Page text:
Amidst editor Lisa Martland’s seven Top Picks from the last week of theatre are Libby Purves’ description of her blissful time at Nicholas Hytner’s immersive production of A Midsummer Night’s Dream at the Bridge Theatre and Aleks Sierz’s thoughts on the Kiln Theatre’s new opening, Samuel Adamson’s take on A Doll’s House in Wife.
Ultimately, all eyes are on Rachael Stirling in Plenty and she stylishly carries this story of disillusionment to its inevitable, if uncertain, conclusion.
We’re told Plenty is viewed as a modern classic. For the life of me I have no idea why and the sterling work of this excellent cast can do nothing to dissuade me.
Chichester Festival Theatre’s Olivier Award-nominated production of Singin’ in the Rain will play a strictly limited five-week season at London’s Sadler’s Wells in the summer of 2020, running from 24 July to 30 August 2020 with a press night on 30 July 2020.
I’ve always known that theatres are nice places and that most theatre people are wonderful but I’m currently seeing that confirmed in a completely new way.
Tim Firth’s charming and warm-hearted musical This Is My Family has opened Festival 2019 at Chichester Festival Theatre and it’s impossible not to leave the show with a cheesy grin on your face.
As part of a new series, our editor Lisa Martland picks out seven of her Top Picks from the last week of theatre (29 April-6 May 2019), ranging from Johnny Fox’s nostalgic return to see All My Sons and Maryam Philpott’s thoughts on the much-anticipated Rosmersholm starring Tom Burke and Hayley Atwell.
Frankly, I had qualms about Hugh Bonneville in the role of CS Lewis in Shadowlands: too handsome, too familiar in his evocations of dullish decent steadiness, but before many minutes in the chaffing Common Room scenes which open the play, I could see the point.
Shadowlands isn’t an all-out weepie but there are a few who will find it hard to control their emotions. A well made and moving revival.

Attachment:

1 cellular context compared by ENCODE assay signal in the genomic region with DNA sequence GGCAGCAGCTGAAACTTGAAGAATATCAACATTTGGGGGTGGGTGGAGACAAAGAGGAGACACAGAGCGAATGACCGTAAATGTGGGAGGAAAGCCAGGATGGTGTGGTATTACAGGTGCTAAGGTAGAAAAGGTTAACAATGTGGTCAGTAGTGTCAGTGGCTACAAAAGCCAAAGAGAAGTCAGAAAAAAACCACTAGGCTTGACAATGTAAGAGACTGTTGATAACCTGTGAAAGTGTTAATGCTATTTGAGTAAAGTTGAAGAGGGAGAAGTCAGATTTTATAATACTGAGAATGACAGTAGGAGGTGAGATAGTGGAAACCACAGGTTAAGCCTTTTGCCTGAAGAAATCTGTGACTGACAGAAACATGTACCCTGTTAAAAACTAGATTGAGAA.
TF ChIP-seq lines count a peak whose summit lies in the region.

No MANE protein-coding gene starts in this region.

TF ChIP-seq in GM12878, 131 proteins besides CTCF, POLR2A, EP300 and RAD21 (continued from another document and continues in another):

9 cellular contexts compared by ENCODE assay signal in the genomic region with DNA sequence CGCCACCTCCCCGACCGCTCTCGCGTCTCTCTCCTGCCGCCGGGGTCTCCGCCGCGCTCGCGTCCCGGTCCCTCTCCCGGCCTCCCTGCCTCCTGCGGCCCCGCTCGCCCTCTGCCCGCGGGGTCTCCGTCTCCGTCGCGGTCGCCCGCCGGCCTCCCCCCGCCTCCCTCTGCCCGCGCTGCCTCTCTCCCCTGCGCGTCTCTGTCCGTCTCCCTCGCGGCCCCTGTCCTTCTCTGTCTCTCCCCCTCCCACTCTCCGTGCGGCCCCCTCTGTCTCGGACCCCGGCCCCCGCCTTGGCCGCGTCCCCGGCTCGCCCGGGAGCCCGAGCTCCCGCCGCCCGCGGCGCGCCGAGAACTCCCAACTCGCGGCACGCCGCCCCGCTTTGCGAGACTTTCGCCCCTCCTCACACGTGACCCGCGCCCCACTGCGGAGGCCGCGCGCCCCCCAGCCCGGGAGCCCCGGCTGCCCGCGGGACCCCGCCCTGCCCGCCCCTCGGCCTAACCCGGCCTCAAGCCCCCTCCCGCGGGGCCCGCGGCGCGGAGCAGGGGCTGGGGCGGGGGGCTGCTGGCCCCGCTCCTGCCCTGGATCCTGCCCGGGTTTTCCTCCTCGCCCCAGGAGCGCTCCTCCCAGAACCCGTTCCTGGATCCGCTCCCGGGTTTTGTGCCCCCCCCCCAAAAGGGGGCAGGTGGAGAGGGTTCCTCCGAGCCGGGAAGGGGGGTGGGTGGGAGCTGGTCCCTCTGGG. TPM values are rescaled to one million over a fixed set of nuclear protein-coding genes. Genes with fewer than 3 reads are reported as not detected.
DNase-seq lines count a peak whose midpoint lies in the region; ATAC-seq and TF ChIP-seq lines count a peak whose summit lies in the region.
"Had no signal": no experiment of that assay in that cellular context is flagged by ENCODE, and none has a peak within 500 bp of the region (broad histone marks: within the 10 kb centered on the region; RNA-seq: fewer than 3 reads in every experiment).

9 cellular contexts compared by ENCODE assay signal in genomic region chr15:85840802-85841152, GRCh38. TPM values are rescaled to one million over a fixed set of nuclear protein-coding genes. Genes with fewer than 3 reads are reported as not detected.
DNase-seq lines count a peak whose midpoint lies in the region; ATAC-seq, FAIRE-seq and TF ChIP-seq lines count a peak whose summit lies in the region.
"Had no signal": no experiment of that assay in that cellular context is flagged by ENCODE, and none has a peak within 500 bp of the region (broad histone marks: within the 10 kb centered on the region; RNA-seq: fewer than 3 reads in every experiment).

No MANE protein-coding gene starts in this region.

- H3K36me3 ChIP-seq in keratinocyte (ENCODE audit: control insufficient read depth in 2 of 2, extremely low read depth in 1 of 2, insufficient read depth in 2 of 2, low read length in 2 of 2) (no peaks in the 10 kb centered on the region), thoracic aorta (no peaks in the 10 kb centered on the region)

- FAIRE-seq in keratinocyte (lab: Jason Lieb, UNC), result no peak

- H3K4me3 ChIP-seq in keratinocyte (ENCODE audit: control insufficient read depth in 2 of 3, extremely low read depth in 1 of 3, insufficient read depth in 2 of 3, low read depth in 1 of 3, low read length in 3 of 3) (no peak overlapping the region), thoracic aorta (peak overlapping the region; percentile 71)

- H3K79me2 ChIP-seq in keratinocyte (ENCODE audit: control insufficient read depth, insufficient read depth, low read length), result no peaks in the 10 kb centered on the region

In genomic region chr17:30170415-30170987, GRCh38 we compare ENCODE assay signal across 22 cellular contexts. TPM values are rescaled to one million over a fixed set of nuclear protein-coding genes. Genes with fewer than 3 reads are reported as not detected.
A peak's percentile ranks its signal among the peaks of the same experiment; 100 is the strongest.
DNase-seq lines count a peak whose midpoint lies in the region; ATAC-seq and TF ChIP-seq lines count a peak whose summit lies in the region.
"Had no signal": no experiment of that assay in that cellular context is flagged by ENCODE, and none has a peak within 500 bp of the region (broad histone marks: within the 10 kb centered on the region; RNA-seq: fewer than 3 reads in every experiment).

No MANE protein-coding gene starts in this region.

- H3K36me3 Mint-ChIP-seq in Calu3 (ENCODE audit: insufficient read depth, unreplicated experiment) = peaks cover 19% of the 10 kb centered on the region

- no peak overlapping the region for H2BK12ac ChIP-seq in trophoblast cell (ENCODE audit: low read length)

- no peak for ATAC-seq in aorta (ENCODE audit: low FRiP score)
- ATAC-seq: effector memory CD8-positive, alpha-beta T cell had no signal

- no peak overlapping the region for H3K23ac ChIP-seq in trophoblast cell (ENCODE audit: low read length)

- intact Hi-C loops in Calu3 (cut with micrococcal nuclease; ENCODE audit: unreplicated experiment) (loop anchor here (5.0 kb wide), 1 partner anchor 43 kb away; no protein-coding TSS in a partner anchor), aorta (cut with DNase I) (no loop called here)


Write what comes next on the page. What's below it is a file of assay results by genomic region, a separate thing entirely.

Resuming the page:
Shadowlands, the William Nicholson play that charts the story of C.S. Lewis’ correspondence-turned-relationship with the American poet Joy Gresham, is such a perfect fit for the Chichester audience it’s almost a surprise it isn’t a regular feature here.
This Is My Family is a little gem from Calendar Girls/Neville’s Island writer Tim Firth which blindsided me with its warmth and sense of fun, even when dealing with painful situations.
This is gorgeous. Funny, truthful, wise, and bravely original in form. Anyone with a a family – past, present, remembered, or merely observed in cautious auntly incredulity – should see Tim Firth’s musical This Is My Family.
Chichester Festival Theatre’s Festival 2019 has been announced by artistic director Daniel Evans. It includes John Simm & Dervla Kirwan in Macbeth, Hugh Bonneville in Shadowlands & Tim Firth’s first solo musical starring James Nesbitt.
Caroline or Change has a lot going for it and three potentially interesting plot lines that should fully engage, yet it never quite unites as tidily and explosively as it promises to do, the wackier aspects serving to alienate rather than enhance the rest of the story.